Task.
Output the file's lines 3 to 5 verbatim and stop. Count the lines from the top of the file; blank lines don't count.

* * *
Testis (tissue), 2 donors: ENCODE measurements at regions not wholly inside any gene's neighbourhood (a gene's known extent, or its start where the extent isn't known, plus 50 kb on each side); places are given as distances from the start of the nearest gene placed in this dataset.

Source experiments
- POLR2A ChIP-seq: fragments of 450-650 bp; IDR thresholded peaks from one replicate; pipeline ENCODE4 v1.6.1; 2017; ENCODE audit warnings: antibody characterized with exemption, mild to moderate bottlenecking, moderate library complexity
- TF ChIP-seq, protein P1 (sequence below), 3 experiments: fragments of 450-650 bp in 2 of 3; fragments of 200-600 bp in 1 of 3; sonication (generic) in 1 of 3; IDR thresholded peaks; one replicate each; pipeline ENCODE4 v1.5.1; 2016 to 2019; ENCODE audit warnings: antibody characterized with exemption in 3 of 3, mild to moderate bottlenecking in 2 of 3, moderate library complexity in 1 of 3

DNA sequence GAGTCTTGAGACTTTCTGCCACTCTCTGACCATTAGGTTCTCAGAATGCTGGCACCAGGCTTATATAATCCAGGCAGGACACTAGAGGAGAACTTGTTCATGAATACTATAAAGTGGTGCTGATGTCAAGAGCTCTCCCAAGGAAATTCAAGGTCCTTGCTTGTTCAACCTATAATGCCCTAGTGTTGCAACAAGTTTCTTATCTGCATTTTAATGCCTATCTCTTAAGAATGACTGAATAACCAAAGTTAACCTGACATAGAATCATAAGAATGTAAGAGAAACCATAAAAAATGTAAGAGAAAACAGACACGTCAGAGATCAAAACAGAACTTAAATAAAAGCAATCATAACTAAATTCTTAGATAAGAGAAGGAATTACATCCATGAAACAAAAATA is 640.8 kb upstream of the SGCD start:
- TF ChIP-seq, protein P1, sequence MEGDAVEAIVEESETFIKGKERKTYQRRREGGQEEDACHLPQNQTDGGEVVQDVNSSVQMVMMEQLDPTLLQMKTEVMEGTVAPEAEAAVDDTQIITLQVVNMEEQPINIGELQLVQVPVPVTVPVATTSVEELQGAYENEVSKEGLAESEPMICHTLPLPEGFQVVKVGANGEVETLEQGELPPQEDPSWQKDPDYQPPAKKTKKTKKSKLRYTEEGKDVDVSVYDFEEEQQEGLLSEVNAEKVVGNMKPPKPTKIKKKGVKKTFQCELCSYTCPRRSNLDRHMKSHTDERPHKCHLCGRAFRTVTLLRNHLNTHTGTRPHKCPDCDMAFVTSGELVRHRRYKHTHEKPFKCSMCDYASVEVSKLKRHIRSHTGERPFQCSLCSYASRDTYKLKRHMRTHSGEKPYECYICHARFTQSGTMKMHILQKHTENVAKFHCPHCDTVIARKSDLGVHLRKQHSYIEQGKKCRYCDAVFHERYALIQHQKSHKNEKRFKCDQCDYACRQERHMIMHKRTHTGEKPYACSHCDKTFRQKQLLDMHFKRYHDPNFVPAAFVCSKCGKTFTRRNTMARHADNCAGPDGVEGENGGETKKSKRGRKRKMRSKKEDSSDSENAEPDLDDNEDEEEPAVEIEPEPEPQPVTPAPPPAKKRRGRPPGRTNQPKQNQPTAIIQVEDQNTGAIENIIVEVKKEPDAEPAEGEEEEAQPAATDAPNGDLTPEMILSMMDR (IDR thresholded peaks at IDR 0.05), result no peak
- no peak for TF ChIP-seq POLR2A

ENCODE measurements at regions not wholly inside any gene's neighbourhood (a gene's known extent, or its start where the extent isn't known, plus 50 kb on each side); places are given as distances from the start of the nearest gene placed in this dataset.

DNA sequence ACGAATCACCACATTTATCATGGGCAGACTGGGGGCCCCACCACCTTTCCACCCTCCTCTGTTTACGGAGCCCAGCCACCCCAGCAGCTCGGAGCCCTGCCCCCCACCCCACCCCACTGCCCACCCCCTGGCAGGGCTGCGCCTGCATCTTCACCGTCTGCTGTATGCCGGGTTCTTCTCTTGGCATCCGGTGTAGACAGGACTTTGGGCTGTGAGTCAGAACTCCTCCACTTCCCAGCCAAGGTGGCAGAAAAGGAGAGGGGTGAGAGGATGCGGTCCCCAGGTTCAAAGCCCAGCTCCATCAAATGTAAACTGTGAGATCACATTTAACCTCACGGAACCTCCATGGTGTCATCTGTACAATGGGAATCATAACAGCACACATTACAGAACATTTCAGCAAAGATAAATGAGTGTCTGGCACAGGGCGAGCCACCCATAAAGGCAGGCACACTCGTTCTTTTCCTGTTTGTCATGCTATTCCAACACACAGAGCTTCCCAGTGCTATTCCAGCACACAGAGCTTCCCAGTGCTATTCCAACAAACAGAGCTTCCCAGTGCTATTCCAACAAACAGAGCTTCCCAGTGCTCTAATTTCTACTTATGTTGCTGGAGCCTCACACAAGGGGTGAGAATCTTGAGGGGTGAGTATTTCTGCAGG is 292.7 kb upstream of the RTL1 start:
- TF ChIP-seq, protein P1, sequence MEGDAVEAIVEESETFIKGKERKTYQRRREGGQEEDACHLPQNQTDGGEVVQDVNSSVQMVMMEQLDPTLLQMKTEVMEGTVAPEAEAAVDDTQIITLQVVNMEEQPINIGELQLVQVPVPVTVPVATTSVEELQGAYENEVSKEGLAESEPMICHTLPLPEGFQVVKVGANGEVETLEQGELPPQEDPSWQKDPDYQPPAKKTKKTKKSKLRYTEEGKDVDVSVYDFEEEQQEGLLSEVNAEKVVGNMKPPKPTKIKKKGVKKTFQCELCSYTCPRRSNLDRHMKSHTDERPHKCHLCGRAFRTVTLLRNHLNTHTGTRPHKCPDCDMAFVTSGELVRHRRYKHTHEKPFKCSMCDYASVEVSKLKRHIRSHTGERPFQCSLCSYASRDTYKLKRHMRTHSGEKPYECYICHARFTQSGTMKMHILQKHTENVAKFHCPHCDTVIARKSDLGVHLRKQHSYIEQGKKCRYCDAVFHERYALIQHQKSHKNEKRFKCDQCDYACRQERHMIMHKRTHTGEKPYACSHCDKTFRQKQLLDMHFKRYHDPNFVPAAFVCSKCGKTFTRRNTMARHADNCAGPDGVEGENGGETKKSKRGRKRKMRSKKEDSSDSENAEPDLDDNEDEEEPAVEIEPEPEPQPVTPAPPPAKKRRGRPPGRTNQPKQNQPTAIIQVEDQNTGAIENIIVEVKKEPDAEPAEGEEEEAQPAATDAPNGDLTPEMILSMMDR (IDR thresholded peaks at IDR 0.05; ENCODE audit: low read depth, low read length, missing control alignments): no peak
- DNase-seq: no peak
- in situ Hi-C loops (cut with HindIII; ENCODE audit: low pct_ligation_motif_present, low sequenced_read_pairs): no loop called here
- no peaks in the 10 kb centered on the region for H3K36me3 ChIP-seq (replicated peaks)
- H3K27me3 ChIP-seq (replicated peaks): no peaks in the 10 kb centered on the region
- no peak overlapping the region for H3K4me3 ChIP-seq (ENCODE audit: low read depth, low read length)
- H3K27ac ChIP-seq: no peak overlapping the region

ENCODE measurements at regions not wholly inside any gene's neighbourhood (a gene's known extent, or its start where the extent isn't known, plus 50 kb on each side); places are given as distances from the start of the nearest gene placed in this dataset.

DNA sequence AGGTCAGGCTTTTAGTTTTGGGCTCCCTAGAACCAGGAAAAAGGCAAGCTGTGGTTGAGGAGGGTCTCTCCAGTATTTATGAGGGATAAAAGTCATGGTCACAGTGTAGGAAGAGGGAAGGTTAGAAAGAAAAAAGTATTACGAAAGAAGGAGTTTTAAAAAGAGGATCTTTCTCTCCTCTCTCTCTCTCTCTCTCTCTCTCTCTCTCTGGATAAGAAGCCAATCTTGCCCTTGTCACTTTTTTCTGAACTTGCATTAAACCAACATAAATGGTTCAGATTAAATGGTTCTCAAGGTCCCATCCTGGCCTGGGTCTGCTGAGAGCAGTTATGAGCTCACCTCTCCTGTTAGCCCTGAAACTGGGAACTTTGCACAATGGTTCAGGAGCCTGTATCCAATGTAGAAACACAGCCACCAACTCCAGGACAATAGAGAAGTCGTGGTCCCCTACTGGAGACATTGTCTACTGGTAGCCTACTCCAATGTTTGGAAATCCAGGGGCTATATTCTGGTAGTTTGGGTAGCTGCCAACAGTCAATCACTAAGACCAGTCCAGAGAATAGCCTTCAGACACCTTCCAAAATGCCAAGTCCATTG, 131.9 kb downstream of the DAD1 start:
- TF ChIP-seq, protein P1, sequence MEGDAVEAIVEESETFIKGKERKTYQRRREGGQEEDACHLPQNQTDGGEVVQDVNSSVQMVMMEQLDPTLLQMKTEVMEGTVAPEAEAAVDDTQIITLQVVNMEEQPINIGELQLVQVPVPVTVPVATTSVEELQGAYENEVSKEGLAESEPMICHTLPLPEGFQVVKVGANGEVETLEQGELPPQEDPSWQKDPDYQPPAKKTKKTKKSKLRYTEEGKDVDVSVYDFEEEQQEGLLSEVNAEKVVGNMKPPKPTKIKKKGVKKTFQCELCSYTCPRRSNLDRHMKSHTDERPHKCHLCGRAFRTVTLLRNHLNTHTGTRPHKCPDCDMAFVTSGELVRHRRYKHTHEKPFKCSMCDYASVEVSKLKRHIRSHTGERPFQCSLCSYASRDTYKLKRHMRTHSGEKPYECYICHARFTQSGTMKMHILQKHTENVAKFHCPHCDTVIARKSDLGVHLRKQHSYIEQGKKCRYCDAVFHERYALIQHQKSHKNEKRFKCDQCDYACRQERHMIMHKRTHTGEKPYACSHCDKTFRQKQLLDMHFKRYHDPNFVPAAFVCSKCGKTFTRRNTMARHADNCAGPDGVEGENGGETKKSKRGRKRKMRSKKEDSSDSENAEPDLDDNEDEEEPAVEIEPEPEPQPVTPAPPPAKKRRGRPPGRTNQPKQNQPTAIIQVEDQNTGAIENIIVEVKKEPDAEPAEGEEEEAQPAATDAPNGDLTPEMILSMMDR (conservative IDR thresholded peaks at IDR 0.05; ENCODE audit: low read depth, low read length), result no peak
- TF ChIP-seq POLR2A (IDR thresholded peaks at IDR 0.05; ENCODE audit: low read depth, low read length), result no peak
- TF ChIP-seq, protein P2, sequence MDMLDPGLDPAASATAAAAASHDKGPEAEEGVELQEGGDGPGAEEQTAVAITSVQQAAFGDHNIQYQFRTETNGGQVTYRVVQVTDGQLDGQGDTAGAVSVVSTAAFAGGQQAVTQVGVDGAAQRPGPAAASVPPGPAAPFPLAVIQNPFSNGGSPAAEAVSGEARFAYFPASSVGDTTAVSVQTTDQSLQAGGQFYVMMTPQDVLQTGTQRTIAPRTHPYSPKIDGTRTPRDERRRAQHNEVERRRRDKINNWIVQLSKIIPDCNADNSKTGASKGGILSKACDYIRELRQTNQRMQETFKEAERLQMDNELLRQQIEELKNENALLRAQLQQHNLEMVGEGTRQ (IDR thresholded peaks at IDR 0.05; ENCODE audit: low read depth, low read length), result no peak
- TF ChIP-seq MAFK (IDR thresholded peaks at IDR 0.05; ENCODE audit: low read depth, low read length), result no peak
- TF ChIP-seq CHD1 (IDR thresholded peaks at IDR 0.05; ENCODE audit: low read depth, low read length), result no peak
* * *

- POLR2A ChIP-seq: fragments of 450-650 bp; IDR thresholded peaks from one replicate; pipeline ENCODE4 v1.6.1; 2017; ENCODE audit warnings: antibody characterized with exemption, mild to moderate bottlenecking, moderate library complexity
- TF ChIP-seq, protein P1 (sequence below), 3 experiments: fragments of 450-650 bp in 2 of 3; fragments of 200-600 bp in 1 of 3; sonication (generic) in 1 of 3; IDR thresholded peaks; one replicate each; pipeline ENCODE4 v1.5.1; 2016 to 2019; ENCODE audit warnings: antibody characterized with exemption in 3 of 3, mild to moderate bottlenecking in 2 of 3, moderate library complexity in 1 of 3

DNA sequence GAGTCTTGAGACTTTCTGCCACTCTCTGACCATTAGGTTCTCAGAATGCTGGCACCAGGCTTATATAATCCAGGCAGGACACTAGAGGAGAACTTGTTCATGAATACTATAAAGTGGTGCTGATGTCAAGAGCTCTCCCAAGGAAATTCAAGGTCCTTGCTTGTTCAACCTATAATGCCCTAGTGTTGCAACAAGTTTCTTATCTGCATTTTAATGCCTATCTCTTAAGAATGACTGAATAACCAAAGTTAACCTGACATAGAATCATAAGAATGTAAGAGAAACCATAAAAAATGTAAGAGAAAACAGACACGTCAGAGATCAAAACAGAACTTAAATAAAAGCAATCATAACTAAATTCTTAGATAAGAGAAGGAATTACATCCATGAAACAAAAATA is 640.8 kb upstream of the SGCD start: